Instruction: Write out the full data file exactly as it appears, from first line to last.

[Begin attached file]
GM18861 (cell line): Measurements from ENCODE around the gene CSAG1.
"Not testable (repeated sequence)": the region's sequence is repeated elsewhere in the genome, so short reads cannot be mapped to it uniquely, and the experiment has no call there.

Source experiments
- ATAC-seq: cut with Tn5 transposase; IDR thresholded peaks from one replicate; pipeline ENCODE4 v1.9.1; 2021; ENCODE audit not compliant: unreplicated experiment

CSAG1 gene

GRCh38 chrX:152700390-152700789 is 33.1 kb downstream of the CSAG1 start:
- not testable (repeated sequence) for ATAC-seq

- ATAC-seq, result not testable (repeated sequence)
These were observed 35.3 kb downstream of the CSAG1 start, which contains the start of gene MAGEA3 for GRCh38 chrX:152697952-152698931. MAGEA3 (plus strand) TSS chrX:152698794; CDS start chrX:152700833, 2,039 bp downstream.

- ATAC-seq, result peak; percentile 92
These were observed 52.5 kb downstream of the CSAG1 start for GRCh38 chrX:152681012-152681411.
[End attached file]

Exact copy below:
GM18861 (cell line): Measurements from ENCODE around the gene CSAG1.
"Not testable (repeated sequence)": the region's sequence is repeated elsewhere in the genome, so short reads cannot be mapped to it uniquely, and the experiment has no call there.

Source experiments
- ATAC-seq: cut with Tn5 transposase; IDR thresholded peaks from one replicate; pipeline ENCODE4 v1.9.1; 2021; ENCODE audit not compliant: unreplicated experiment

CSAG1 gene

GRCh38 chrX:152700390-152700789 is 33.1 kb downstream of the CSAG1 start:
- not testable (repeated sequence) for ATAC-seq

- ATAC-seq, result not testable (repeated sequence)
These were observed 35.3 kb downstream of the CSAG1 start, which contains the start of gene MAGEA3 for GRCh38 chrX:152697952-152698931. MAGEA3 (plus strand) TSS chrX:152698794; CDS start chrX:152700833, 2,039 bp downstream.

- ATAC-seq, result peak; percentile 92
These were observed 52.5 kb downstream of the CSAG1 start for GRCh38 chrX:152681012-152681411.